The Pen as an Archeological Oddity

we are unable inexpressible   /           repression filled          high-(non)-functional             humans

there’s a change in perception

this abrupt       shift                in worlds has happened before,        but it’s drastic now

the way the pen rests on a table,       horizontally

beckoning, enticing our former species

it’s not that we have broken hands but broken minds

they’re see-through in order to view                                                 ink deplete gradually

the pen, an instrument of serenity                 in that even the                       motion

the gyration of the wrist

causes tiny muscles to stretch and constrict

possessed by the pen

yet all of that is only memory            now, perhaps that feeling of oneness

with the inanimate is              just a ploy of our desire,                     our half-artificial brains

lusting primitivism again

or rather hands                       that beckon                             to be of use

we are not       glorifying a utilitarian                                                 object

applying          ink to page     via gravity

nothing less yet           there’s something more about this that cannot be expressed

when we see   the pen in our new minds       physicality isn’t there

more   like a   medium




1:30 in the AM in Camden

I’m sorry man I don’t got no money.

“Can you spare some change

for a cup of coffee?” I could

possibly. Although I got pains

and aches and a train to catch.

I’m not bitchin bout the cold

cause it’s my own fault I’m under-clothed.

And I’m sure nothing’s your fault neither.

No I don’t have a problem no more

with high pitched haunting machine sounds.

And I’m a little regretful about being so full,

cause none of it is nutritional.

Fried chicken and cheap lager.

I’m for sure restless in this empty street,

three minutes before the train leaves.

Sucking in carcinogens.

I’m underground and I was wrong

about the sounds now penetrating my skull.

Dive inside the metal coffin just in time.

Shaking in this unsure compartment,

this inanimate entrapment, enticing me

to free myself, but the end is not yet.


I in Relation

Speaking about how schools kill creativity.

And touching on the subject of industrialism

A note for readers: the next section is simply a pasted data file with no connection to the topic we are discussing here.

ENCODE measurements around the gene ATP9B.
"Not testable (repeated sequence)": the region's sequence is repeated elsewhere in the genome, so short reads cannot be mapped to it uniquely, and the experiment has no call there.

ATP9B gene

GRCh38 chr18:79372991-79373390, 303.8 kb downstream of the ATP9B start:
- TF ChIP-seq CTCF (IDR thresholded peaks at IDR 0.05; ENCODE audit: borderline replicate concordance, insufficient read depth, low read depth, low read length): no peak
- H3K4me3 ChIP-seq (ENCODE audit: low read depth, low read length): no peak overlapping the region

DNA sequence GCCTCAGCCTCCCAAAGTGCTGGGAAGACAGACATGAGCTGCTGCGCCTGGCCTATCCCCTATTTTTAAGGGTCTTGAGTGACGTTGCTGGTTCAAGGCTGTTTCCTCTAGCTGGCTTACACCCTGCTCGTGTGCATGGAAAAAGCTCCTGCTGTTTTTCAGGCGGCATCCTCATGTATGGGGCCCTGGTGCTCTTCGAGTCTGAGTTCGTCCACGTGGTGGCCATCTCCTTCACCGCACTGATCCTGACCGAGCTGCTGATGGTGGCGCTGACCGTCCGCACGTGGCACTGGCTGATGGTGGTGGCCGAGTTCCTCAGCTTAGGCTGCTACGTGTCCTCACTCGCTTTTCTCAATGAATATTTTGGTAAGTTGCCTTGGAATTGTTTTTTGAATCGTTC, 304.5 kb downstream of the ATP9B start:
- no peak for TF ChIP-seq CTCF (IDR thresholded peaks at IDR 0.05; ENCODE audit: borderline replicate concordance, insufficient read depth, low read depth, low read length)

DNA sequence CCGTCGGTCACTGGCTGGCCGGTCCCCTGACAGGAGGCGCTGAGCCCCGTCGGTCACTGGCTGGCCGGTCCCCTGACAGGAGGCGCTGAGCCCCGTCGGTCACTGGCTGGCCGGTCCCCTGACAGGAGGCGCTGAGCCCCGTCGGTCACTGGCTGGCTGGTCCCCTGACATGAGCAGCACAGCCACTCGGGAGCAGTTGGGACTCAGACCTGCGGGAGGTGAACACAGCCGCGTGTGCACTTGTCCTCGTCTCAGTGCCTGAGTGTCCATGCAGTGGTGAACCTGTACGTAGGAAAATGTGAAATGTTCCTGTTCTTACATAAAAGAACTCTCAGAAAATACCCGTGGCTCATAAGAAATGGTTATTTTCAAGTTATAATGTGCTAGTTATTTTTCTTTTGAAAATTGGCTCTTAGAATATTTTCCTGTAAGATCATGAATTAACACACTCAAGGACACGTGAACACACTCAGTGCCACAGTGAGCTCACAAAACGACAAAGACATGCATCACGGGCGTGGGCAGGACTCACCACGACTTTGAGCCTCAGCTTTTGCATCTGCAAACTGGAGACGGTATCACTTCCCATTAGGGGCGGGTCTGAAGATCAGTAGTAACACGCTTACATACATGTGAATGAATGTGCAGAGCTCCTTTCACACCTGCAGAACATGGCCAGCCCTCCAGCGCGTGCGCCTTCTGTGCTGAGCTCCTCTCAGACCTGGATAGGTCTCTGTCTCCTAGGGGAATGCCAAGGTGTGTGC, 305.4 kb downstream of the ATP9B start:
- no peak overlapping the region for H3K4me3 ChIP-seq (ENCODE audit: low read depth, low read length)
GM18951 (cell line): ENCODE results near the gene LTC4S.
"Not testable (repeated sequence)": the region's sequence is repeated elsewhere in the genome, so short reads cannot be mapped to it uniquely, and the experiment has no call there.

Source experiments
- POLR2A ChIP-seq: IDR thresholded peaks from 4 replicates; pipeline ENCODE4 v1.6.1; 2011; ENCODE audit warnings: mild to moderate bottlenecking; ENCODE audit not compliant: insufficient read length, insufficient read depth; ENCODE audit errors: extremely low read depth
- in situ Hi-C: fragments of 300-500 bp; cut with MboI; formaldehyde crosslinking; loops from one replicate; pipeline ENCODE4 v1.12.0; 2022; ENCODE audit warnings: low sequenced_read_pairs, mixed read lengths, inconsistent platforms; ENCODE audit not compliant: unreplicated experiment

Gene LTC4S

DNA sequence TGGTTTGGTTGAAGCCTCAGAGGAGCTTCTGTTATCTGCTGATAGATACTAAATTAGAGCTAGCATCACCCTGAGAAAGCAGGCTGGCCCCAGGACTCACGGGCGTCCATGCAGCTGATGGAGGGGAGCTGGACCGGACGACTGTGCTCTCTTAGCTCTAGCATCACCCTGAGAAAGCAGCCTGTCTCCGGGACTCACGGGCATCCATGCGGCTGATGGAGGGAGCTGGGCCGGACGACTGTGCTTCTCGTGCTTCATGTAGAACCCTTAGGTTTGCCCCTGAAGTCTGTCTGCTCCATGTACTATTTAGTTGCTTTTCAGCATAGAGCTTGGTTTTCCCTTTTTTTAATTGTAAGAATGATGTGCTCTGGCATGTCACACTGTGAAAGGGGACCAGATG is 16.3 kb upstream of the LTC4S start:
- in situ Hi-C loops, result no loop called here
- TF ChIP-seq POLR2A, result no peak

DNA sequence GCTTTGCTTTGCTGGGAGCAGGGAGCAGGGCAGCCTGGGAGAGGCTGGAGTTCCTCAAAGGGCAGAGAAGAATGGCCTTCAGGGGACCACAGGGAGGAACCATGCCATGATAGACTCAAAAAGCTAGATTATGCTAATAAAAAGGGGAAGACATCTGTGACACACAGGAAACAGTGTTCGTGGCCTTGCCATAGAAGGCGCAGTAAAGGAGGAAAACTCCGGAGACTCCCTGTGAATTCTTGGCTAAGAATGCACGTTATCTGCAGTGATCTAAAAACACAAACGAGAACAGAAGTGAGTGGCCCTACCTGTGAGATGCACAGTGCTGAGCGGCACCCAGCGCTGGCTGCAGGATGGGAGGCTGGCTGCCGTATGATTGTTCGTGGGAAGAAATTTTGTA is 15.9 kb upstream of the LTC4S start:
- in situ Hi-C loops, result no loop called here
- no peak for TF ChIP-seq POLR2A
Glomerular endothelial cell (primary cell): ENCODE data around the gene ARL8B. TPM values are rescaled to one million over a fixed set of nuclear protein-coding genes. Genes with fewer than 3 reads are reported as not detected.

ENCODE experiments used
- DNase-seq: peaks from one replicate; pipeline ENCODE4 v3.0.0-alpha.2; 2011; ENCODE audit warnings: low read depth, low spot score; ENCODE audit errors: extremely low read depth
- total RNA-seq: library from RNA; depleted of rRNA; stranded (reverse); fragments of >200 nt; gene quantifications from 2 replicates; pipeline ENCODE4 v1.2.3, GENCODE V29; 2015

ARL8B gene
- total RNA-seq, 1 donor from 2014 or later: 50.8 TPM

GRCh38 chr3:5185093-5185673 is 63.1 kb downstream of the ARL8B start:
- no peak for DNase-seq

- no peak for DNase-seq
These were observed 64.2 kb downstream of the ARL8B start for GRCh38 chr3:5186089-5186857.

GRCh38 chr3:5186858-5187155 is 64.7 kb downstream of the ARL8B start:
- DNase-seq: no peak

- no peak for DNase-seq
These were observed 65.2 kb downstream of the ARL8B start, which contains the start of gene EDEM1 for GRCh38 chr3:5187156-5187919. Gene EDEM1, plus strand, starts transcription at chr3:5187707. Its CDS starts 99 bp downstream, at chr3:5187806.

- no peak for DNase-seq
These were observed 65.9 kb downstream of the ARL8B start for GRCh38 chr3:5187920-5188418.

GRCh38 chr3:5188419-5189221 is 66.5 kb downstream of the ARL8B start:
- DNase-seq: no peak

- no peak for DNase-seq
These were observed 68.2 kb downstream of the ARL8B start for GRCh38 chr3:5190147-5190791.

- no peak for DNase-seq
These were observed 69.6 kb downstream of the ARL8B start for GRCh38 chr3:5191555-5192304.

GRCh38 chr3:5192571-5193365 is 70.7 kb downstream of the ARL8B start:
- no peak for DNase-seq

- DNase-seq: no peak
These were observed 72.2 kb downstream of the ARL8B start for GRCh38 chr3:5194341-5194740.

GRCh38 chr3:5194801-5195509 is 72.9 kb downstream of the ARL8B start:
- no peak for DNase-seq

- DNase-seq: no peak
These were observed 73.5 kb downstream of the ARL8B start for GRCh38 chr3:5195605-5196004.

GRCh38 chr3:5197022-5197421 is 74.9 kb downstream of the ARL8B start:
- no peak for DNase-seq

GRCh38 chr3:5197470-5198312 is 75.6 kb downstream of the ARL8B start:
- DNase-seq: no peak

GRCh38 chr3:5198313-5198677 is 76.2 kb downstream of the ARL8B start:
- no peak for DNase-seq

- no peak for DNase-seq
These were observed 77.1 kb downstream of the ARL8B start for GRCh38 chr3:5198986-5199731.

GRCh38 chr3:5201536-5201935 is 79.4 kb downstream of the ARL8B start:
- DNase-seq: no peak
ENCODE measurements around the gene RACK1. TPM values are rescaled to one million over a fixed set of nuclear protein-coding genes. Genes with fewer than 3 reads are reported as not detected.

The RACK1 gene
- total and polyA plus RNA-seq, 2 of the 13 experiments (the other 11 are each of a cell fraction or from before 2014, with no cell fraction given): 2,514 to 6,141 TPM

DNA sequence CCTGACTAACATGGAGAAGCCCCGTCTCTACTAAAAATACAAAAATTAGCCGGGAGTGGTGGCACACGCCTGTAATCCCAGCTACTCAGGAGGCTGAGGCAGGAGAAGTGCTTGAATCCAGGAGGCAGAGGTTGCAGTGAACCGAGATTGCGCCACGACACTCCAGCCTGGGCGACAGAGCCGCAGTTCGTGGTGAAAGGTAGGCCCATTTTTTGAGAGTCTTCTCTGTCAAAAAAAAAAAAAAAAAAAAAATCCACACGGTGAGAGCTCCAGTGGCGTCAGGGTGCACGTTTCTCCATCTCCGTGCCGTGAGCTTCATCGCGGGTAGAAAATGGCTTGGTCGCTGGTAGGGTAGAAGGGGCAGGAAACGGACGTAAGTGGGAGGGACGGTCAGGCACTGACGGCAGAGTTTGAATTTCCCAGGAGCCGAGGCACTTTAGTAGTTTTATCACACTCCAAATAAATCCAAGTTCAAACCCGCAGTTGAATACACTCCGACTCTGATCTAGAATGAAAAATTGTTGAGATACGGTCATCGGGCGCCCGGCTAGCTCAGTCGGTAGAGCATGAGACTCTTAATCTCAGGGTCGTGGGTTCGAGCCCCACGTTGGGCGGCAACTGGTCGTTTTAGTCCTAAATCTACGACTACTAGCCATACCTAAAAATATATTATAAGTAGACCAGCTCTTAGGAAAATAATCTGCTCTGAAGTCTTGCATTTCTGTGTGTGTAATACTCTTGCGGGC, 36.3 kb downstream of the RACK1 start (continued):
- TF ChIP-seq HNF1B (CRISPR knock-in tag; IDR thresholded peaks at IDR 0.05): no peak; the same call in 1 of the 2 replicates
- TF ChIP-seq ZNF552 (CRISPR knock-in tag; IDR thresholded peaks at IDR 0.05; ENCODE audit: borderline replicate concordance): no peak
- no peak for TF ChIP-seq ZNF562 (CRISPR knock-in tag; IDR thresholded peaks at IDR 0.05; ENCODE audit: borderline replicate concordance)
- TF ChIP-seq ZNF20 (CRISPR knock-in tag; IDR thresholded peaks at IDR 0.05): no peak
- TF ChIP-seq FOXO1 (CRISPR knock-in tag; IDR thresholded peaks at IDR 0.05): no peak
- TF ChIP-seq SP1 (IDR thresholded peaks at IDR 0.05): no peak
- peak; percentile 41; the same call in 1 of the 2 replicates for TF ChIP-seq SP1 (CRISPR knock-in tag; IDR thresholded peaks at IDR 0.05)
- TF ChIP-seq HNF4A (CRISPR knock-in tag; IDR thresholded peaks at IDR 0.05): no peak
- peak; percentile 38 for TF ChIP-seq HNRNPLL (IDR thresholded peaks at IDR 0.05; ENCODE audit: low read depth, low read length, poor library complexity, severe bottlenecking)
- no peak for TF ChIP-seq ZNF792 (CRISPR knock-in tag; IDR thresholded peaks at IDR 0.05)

fostering a hierarchical mode of education,

with art on the bottom

of an abstract pyramid.


I can’t help but to be wary of listening to comfy “knighted” doctors

making profit off of selling books on educational theory.


There isn’t anything wrong with this not being a poem.

Just like there isn’t anything of substance inside those

capsules we give to the little ones,

besides it being addictive medication.


I would have preferred you to not just prod at the truth,

but make a fist and hammer at our decaying machine.


I guess that’s why I’ll never be a mainstream or alternative anything.

Since both are one and the same.

Since I’m not kosher.


I am a pig.

My poems are slices of bacon.

My words are gray dull grease.

The effect of which is a blissful heart attack.

Non Fiction

Locating Dislocation

There is a problem with contemporary poetry, a problem that intrinsically stems from the issue of bewilderment. Poets and humans in general, don’t just feel lost, but disconnected from the world by being fractured in time and space. I understand and can relate to the idea of bewilderment, or the status that is prevalent in contemporary, (some would say post-modern) poetry, of being in relation to awareness of the Other. This quest is a vicious cycle. Searching for what cannot be found through words or even reality leads to confusion and the debasement of poetry itself. I believe that poetry needs a mast, one which will inherently guide the boat of the mind by the winds of emotion and thought. This is in contrast to the trend of scattered bursts of a faulty mechanical propeller. Poetry can be natural without having to be confined to the constraints of nature.